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Why we need to challenge Russia’s human shields narrative

By Nicola Perugini and Neve Gordon - posted Tuesday, 5 April 2022

Since Russia's invasion began in late February 2022, universities, schools, theatres, hospitals, and many other civilian sites in Ukraine have been destroyed by Russian shelling and more than four million people have so far fled the country. Faced with the devastating consequences of its actions, Russia has increasingly fallen back on a single legal justification: human shields. Indeed, Moscow repeatedly suggested that Ukraine's military is deliberately using civilians as a screen to defend legitimate military targets.

On February 25, just hours after the invasion began, Russian President Vladimir Putin appealed directly to the "personnel of the armed forces of Ukraine: "do not allow neo-Nazis and (Ukrainian right-wing radical nationalists) to use your children, wives and elders as human shields."

Echoing his leader, Major General Igor Konashenkov, chief spokesman for the Russian Ministry of Defence, stated in a press conference on February 28 that "the armed forces of the Russian Federation strike only at military targets." Discussing the capital Kyiv he added that "the leadership of Ukraine and the authorities of the city, having announced a curfew, are persuading the residents of the capital to stay in their homes." This, he concluded, "once again proves that the Kyiv regime uses the residents of the city as a 'human shield' for the nationalists who have deployed artillery units and military equipment in residential areas of the capital."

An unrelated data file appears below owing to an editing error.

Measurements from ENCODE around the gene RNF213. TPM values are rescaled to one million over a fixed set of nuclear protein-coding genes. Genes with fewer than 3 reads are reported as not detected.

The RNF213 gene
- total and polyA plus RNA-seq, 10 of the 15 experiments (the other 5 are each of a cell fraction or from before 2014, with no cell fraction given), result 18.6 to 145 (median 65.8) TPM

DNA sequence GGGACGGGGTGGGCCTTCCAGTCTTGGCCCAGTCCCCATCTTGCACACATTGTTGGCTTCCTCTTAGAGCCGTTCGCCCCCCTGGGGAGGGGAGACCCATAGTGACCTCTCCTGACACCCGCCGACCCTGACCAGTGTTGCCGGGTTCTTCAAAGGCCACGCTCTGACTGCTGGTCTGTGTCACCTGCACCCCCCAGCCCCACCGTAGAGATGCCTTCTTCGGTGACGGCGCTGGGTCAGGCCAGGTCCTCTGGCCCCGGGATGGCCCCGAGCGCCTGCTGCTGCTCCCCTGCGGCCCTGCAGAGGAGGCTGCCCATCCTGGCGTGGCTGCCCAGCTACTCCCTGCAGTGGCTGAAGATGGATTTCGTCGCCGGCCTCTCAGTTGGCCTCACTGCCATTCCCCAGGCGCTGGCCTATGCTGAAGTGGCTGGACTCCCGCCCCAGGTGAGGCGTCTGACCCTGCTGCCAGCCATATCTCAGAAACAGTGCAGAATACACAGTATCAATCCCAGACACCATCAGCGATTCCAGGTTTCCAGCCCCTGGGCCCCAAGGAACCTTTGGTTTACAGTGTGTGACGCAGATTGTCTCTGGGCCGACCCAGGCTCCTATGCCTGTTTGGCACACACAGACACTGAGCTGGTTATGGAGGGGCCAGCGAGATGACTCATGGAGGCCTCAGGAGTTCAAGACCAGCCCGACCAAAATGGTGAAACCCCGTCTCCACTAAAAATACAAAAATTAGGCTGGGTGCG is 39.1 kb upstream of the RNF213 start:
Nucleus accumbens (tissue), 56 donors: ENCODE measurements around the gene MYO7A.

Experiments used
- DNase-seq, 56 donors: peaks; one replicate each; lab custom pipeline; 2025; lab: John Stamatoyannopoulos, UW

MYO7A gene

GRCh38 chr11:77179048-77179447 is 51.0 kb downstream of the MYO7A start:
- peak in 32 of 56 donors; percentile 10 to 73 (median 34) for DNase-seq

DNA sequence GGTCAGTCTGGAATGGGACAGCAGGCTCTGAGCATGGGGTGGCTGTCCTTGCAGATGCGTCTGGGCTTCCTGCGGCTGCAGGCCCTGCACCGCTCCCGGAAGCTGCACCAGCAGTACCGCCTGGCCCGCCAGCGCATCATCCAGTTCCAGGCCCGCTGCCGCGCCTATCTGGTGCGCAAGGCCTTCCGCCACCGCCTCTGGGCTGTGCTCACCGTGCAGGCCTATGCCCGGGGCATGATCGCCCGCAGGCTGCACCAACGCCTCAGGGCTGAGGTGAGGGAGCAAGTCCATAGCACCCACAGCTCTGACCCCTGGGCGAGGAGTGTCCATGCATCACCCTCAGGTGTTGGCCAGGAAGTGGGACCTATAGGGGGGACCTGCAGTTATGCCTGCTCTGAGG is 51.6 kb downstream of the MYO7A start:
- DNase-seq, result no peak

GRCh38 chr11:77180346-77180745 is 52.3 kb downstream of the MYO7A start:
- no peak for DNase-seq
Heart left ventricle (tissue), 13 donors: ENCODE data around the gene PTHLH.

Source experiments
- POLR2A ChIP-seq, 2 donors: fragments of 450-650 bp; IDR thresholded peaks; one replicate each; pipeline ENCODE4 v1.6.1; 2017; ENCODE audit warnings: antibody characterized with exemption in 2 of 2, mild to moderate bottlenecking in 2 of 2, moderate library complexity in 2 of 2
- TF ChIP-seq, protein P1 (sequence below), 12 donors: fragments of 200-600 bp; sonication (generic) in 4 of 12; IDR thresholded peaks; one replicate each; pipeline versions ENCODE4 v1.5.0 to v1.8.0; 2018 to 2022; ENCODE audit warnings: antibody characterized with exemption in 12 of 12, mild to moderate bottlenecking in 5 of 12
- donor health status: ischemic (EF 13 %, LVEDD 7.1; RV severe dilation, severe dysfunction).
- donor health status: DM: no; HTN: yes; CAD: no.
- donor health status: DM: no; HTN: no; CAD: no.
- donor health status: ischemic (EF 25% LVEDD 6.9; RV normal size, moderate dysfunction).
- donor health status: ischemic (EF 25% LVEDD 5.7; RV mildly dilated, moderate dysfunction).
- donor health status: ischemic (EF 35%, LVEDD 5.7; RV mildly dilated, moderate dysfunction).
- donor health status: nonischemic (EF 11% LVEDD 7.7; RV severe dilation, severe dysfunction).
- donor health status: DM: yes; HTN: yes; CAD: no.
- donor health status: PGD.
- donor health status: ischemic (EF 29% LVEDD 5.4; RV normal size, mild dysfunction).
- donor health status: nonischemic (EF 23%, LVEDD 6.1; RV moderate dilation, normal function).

Then on March 3, Moscow accused Ukrainian authorities of holding a group of 6,000 Indian students and other foreign nationals as "human shields". Indian authorities themselves denied the claim. A couple of days later, Putin declared that "the neo-Nazis" were obstructing the creation of humanitarian corridors requested by the Ukrainian government to evacuate civilians trapped in the line of fire, claiming "the militants" were keeping the potential evacuees as human shields.

The shielding accusation

Russia has repeated similar claims in diplomatic arenas such as the United Nations Security Council. On social media too Russian diplomats have attempted to shape perceptions of the battlefield, portraying the Ukrainian resistance as guilty of war crimes by insisting that they have used "human shields".

Thus, alongside the war on the ground, we have been witnessing an intense information war, which, as the Russian ambassador at the UN exclaimed, appears to be a vital element of Russia's so-called "special operation".

The human shield accusation has actually become an increasingly common defence when states act immorally. As we show in our recent book on human shields, Saudi Arabia, Syria, Israel, Sri Lanka, and India are just some of the states that have deployed the argument to justify high civilian casualties in recent years.

This is partly because legally it appears to be such a useful get-out clause. The legal provision within international law pertaining to human shields states that "the presence or movements of the civilian population or individual civilians shall not be used to render certain points or areas immune from military operations, in particular in attempts to shield military objectives from attacks or to shield, favour or impede military operations."